I’ve discovered during the years that most modern fashion… sucks. This was originally a quick reply to customer, but it quickly turned into one of my rants. What a perfect opportunity to introduce my new blog.
Someone just showed me an eBay listing of an “artisan” men’s designer piece for $2,000 USD. Someone took a greatcoat pattern, made a poor, unstructured replica, ran it through the spin cycle and called it an art statement. Well, if they’re trying to say today’s trade is in a state of ruin, job well done. It’s hard not to act curmudgeonly the more educated I become on the men’s clothing history. The chain of tradition is broken, and we’re left with overpriced baggy sacks. These sacks are the ruins of ancient ornate temples built by craftsmen with skills higher than any fashion designer holds today, and we’re picking up the pieces from dusty drawings and relics.
“PICK UP YOUR BAGGY SACK! ON SALE FOR $2,000!!”
There are many things things that caused this to happen, but I can point out three, and they’re all tied in with each other. Loftiness, Ignorance, and Economy of Scale.
I’ve witnessed the uncompromising attitudes of some established tradesmen. There is this cultural edict that what has been established is so sacrosanct it is taboo to suggest change. There’s a lack of innovation in men’s tailoring. The latest stuff to come out of trade shows is pitiful. A misplaced pocket square here; an extra seam there. Apart from the talented and esteemed Davide Taub, I have not seen that much innovation. And rightly so? I mean, we have a fortress to uphold, dammit! The drills of Abercrombie & Fitch are reverberating through our walls! We must fortify! The attitude trickles down to the enthusiast community with attitudes so lofty they’ve reached marbleshitting status.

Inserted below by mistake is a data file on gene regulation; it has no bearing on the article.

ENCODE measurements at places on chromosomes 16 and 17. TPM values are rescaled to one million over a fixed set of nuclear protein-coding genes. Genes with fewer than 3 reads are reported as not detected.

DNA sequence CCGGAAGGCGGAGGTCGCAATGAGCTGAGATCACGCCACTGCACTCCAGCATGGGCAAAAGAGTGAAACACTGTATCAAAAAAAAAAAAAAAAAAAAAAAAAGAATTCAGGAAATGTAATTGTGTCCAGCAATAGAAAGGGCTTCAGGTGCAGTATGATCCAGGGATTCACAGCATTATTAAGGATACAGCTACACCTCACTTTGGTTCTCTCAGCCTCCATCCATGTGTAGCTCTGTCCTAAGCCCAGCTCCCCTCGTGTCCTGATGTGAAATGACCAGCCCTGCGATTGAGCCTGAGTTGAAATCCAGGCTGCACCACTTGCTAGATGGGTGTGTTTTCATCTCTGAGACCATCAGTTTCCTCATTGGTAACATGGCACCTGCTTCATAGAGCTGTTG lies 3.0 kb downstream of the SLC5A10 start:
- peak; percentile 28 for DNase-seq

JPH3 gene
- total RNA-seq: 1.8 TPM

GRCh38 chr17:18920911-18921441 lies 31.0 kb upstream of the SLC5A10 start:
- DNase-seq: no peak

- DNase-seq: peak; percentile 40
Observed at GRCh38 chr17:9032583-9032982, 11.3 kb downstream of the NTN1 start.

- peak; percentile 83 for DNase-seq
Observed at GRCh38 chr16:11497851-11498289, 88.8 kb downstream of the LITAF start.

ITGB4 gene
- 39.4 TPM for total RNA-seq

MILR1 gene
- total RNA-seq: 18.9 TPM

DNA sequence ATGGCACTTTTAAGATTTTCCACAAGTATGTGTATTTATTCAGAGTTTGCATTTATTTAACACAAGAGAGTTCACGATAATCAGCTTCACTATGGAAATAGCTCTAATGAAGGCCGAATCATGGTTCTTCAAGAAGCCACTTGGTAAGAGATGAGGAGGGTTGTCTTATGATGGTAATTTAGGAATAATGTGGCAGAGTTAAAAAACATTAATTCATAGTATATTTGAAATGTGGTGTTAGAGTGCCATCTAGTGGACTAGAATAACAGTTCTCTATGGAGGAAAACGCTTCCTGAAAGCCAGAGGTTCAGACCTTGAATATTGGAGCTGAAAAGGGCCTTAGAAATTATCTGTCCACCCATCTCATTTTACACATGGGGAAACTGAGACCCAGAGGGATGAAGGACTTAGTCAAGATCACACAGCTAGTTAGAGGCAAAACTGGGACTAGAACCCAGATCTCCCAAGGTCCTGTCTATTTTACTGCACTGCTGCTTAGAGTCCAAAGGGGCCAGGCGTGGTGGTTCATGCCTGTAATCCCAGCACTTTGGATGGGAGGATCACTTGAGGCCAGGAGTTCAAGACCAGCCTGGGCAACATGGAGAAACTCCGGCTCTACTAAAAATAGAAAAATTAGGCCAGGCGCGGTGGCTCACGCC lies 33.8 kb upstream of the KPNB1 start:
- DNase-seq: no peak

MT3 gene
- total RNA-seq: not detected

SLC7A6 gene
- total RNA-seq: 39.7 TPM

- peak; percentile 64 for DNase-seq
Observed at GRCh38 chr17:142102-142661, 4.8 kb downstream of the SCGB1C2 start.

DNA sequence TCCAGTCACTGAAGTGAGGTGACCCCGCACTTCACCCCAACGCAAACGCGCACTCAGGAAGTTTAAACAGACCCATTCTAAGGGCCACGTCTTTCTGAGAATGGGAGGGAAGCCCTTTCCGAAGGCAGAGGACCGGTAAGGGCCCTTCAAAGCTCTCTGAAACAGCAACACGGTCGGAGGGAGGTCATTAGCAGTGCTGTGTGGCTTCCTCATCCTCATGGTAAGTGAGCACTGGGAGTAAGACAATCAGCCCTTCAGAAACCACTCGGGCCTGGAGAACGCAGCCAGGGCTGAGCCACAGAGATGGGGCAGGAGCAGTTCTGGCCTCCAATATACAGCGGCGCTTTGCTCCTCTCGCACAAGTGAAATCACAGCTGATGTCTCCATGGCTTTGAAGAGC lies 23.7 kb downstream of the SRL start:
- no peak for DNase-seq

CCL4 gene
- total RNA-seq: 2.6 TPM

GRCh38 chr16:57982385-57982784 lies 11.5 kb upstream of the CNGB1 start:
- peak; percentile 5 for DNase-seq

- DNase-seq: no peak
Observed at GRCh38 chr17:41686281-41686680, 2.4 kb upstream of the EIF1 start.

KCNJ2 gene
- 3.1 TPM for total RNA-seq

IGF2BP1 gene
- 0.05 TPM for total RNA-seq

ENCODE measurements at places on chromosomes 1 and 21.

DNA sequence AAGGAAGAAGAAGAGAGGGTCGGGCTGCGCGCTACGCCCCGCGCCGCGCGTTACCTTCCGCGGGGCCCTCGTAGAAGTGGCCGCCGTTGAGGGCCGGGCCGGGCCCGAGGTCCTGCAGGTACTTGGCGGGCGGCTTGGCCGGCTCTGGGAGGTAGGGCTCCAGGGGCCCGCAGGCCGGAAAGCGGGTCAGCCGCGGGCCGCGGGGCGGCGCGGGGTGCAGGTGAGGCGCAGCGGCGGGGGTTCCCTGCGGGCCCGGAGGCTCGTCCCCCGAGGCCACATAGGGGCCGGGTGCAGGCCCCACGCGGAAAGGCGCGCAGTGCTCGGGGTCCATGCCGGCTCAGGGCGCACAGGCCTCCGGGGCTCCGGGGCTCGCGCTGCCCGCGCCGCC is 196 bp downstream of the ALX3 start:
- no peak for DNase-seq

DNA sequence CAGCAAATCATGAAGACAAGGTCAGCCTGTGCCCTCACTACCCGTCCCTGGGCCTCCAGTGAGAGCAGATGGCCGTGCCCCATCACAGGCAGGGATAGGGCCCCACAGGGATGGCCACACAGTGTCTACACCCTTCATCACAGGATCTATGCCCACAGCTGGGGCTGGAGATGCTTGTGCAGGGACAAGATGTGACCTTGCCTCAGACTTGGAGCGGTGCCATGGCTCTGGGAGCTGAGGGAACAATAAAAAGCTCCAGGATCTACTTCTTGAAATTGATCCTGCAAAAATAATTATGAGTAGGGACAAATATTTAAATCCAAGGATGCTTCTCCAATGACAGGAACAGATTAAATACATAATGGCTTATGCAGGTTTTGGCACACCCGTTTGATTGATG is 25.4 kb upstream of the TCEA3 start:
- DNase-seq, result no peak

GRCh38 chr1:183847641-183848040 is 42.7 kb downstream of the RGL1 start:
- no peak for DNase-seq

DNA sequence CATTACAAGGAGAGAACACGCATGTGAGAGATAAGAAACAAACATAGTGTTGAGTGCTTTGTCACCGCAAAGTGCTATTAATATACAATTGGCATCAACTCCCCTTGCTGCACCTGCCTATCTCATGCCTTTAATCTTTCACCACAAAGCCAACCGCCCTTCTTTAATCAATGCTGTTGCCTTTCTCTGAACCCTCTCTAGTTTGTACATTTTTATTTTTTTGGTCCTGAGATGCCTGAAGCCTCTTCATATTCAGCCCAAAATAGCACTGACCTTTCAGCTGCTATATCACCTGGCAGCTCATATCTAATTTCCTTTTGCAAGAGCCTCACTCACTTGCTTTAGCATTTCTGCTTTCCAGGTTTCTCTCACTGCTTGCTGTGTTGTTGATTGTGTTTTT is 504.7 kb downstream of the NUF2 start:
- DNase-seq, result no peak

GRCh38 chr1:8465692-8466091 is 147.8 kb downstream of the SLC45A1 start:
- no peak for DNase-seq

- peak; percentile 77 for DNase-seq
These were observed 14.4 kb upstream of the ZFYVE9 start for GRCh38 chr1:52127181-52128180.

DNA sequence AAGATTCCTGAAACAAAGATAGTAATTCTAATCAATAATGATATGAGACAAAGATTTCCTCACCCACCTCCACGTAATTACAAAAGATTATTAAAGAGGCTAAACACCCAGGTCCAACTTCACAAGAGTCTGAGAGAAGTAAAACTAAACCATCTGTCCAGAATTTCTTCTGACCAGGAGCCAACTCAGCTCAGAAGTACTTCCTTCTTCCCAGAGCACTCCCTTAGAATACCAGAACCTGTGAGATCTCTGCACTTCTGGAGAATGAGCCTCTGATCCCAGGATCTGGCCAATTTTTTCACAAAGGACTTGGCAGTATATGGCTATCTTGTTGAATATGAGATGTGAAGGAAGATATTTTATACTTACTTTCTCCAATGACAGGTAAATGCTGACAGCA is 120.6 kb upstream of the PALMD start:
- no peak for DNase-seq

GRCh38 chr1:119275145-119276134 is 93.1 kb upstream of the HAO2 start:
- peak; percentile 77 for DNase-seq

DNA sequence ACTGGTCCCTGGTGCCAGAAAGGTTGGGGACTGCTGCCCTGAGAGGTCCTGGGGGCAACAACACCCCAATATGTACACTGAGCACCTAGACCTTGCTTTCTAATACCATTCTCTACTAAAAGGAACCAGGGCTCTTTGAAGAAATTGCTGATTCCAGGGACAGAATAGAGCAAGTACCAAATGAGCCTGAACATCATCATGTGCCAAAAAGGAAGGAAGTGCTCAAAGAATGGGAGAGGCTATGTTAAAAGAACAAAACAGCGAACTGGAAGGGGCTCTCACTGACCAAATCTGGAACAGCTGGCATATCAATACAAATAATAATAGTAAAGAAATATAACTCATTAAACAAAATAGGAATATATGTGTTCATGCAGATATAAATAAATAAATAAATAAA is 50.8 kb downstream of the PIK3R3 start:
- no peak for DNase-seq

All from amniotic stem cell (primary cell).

But it’s not like the market isn’t trying to reach the average consumer, though. The Savile Row Association has been trying desperately for ten years now to get the average Joe to enter the fortress. Meanwhile, I see so much confusion and chaos about basic things like styles. There really ought to be an online Tailoring Encyclopedia. In fact, I think I’ll make one. Oh wait, that’s been on my to-do list for… years. Hm.
We have the technology. Now we just need the will and manpower to use it. That is what I think is going to help revolutionize things. By making the trade accessible we can turn the tide, but we need to keep an open mind if it’s to happen. Before the Justaucorp, noblemen wore Doublets and Trunkhose. Are we waiting for another explosion to happen? That’s what it looks like. I mean half of these garments LOOK like they were in an explosion.
This is what I think Steampunk is about. People have begun to appreciate what once was. There are two camps in steampunk: the bargain bin divers and the fashion divas. The two aren’t mutually exclusive, either. Whichever side you’re on, you can’t deny there is energy. If this enthusiasm can be harnessed and focused, perhaps some real change can occur.